Surgeons have successfully transplanted a kidney that had already been transplanted in one patient, but started to fail, into a second patient, doctors reported on Wednesday.

In a report, published in the the New England Journal of Medicine, doctors documented the groundbreaking procedures of a kidney that had been transplanted twice in two weeks.

Although transplanted kidneys have previously been removed from recipients who’ve died and given to another patient, the latest procedure was the first time in the U.S. that a living recipient has passed along a donated kidney after it failed in the first transplant, according to doctors at Northwestern Memorial Hospital.

"Normally, when a transplant isn't successful, we have to take it out and discard it because it is doing more damage than good to the patient," said ,” Dr. Lorenzo Gallon, medical director of the kidney transplant program Northwestern Memorial Hospital, told USA Today.

Ray Fearing, 27, was the first transplant recipient of the kidney from his sister, Cera, but when the transplant failed and signs of his focal segmental glomerulosclerosis (FSGS), the most common kind of kidney disease that forms scar tissue in the part of the organ that filters out waste and can lead to kidney failure, started reoccurring days after he received the organ, doctors had no choice but the remove the failing kidney. 

"In over 50 percent of cases, transplant does not stop the process of FSGS. When post-surgery tests indicated that Ray was at risk of developing life-threatening conditions due to the reoccurrence of the disease, we had to remove the kidney before he deteriorated,” Gallon, who supervised the transplants in June, said in a statement.

While the transplant failed to work in the first patient, Gallon said that the organ was still relatively healthy, despite having been exposed to FSGS while implanted in Fearing.

After the kidney was removed, doctors had conducted numerous tests on the organ and found that while it was once diseased, it “was still a relatively healthy, viable organ that could be transplanted into someone else without FSG,” Gallon said.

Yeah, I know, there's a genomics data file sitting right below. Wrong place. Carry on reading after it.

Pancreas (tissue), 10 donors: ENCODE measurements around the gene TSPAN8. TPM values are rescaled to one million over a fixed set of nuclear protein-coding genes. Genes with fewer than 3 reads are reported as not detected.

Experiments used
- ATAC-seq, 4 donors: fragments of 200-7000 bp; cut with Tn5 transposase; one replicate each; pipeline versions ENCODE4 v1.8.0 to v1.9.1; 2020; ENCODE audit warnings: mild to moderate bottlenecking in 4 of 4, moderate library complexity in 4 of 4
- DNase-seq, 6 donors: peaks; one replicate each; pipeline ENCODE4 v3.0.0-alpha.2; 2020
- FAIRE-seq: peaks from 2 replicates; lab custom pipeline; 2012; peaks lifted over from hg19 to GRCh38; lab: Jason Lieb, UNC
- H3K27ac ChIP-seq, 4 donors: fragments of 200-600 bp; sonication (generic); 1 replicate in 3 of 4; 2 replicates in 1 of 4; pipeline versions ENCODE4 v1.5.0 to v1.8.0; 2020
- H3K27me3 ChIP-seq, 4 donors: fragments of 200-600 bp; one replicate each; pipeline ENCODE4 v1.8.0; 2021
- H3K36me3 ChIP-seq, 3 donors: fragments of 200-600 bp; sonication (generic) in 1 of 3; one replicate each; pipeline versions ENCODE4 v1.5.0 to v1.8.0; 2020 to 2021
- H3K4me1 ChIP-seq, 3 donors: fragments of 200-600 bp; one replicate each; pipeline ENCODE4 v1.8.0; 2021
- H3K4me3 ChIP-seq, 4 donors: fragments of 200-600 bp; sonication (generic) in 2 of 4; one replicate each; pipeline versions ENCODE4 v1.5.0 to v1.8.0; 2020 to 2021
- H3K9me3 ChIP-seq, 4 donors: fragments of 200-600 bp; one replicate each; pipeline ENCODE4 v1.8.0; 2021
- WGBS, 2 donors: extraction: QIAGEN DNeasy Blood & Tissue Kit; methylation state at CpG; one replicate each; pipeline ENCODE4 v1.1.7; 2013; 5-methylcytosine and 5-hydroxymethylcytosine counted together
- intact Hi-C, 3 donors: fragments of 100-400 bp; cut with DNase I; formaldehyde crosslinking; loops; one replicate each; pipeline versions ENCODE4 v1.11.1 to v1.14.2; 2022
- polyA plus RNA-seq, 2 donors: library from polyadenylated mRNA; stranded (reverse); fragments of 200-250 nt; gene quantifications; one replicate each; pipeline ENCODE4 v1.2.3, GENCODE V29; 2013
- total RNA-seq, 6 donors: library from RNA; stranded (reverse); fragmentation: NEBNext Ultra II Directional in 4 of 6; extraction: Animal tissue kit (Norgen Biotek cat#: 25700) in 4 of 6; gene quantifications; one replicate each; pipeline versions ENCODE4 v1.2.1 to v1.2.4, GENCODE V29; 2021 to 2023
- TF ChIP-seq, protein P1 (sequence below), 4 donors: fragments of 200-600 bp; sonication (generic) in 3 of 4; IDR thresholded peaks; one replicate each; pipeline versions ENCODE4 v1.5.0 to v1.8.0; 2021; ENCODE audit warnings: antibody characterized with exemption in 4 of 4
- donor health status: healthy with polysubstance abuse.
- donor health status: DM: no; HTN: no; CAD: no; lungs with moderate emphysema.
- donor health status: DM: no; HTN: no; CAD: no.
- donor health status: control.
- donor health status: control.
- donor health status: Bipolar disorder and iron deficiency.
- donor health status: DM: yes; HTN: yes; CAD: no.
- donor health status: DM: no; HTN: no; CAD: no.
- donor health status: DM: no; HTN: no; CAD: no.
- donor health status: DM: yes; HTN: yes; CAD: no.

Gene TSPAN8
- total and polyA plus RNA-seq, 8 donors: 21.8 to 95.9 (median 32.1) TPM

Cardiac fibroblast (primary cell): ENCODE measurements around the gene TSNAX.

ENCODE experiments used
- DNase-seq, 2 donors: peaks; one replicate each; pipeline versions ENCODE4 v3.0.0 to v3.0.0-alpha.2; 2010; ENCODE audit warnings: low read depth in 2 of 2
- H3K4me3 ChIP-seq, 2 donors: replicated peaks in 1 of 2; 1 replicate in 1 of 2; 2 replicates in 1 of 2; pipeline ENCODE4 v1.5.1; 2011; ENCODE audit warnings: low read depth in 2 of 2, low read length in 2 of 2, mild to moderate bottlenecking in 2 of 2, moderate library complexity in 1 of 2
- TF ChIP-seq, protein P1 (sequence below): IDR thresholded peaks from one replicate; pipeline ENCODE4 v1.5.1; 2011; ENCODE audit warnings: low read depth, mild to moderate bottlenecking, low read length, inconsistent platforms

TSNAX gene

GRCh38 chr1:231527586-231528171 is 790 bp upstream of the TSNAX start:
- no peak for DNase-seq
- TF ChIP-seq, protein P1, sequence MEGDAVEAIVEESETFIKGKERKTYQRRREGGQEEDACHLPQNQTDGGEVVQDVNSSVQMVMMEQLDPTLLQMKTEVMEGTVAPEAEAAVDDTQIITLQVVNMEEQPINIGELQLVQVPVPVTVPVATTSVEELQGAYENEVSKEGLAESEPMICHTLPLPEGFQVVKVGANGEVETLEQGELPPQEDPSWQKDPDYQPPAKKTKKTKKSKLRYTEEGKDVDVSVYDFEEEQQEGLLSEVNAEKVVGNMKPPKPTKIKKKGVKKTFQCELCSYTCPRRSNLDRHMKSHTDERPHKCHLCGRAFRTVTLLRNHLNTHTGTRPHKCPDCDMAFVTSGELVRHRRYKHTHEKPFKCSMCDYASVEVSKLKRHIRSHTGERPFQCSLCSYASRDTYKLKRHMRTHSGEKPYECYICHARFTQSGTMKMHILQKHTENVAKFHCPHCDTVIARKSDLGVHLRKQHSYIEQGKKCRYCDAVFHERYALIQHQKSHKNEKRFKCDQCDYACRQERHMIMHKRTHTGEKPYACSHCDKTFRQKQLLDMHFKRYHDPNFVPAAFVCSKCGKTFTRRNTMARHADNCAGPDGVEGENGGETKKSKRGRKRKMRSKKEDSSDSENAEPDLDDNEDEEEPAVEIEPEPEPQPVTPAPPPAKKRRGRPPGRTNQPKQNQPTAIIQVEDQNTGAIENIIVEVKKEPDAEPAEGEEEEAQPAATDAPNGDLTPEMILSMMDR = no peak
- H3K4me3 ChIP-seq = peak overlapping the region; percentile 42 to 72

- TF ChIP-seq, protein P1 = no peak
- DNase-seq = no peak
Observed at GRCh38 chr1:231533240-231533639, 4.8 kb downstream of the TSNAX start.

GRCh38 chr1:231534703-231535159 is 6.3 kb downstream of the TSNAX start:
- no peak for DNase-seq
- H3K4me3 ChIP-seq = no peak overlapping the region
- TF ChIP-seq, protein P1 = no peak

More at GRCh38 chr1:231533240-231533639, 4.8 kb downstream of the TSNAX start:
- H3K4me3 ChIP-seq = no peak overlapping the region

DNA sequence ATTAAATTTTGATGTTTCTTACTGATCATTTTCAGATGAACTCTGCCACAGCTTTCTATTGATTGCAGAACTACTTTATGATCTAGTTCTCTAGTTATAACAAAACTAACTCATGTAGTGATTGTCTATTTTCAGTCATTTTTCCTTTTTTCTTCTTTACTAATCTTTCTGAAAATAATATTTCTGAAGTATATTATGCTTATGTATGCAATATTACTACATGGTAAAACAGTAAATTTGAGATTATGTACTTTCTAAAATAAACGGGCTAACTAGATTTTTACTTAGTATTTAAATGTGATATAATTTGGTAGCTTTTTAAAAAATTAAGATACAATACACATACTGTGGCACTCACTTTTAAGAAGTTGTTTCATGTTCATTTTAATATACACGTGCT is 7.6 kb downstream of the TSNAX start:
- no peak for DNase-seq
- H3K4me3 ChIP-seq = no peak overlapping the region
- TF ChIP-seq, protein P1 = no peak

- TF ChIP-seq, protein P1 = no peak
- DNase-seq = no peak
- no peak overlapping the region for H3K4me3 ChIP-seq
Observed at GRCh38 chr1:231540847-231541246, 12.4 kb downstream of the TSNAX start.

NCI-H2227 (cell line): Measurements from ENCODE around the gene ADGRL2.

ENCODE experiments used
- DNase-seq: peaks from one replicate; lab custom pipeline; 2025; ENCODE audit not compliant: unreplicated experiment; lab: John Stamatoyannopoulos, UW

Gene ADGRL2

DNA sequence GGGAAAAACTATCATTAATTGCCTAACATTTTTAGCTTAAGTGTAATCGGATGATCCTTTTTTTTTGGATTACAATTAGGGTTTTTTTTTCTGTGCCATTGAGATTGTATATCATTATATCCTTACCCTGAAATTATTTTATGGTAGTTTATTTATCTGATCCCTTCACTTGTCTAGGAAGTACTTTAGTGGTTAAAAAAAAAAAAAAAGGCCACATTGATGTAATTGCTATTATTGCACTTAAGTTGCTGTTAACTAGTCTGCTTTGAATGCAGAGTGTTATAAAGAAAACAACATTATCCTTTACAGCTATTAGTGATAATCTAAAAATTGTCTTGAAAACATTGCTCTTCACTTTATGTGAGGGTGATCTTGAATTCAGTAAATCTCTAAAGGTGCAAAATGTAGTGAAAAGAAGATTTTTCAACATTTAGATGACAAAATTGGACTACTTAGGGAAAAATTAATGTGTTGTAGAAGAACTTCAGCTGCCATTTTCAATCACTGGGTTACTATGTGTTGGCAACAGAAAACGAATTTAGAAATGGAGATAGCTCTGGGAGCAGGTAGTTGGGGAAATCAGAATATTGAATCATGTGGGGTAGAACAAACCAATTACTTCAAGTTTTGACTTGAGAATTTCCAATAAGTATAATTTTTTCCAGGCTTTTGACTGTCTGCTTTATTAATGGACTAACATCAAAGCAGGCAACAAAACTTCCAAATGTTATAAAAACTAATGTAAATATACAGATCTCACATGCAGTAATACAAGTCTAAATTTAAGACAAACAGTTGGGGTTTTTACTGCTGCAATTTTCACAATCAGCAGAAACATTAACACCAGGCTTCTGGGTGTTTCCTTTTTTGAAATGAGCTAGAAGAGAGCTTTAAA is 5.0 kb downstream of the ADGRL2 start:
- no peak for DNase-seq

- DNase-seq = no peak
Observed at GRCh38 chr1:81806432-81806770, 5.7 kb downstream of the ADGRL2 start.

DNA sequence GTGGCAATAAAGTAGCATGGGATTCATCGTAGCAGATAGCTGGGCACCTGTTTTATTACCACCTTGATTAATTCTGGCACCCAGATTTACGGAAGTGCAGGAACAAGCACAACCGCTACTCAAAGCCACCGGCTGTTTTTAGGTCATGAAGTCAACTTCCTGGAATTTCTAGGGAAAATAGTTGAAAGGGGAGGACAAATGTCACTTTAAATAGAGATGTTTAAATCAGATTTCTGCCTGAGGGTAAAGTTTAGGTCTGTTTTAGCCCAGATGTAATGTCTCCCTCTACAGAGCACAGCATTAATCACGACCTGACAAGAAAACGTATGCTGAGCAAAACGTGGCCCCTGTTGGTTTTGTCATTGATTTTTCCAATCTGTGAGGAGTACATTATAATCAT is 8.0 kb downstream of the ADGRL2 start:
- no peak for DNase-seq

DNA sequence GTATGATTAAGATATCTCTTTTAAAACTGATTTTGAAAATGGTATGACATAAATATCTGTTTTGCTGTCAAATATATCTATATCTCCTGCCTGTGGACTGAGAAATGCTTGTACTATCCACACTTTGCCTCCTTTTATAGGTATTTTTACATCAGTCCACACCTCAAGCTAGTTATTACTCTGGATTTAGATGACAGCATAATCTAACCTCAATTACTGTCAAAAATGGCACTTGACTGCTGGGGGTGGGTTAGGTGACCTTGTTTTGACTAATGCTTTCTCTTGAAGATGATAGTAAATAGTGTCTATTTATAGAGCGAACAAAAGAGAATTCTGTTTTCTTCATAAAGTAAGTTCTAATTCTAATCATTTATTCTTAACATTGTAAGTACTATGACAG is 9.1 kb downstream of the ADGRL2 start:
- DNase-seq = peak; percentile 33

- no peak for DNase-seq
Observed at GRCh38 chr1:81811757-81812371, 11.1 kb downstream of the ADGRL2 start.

"After numerous discussions to carefully consider this first-ever procedure, we presented Ray with the option to donate his kidney to someone on the national kidney waiting list rather than discarding it," said Gallon.

Fearing agreed to donate the kidney that had been transplanted into him on June 16, and doctors performed the second transplant on June 30. 

"To me giving it to someone else seemed like the right thing to do," Fearing, who undergoes dialysis several times a week and is not currently a candidate for another kidney, told USA Today. "This was a gift to me, and I wanted to pass along the gift. I didn't realize what a big thing it was at the time."

Doctors say that after the kidney was transplanted into the second recipient, 67-year-old Erwin Gomez, a surgeon and father of five who had diabetes and high pressure and was at in end-stage kidney failure, the organ had regained function in just eight days after the transplant procedure and tests revealed that the damage caused by FSGS in Fearing's body had been reversed.

"This is a ground-breaking medical moment because it suggests that it is possible to reverse the damage done to a kidney as a result of FSGS after it is re-transplanted into a body with a healthy circulatory system," Dr. Joseph Leventhal, transplant surgeon at Northwestern Memorial Hospital, said in a statement.

 "Not only did we save a viable organ from being discarded, we also made significant strides in better understanding the cause of FSGS, which has been relatively unknown, so we can better treat the disease in the future. This proves that when an organ fails in one body, it may thrive in another," Leventhal added.

"It may not have been my time, but I am grateful that I was able to help another patient," Fearing said in a statement. "My day will come."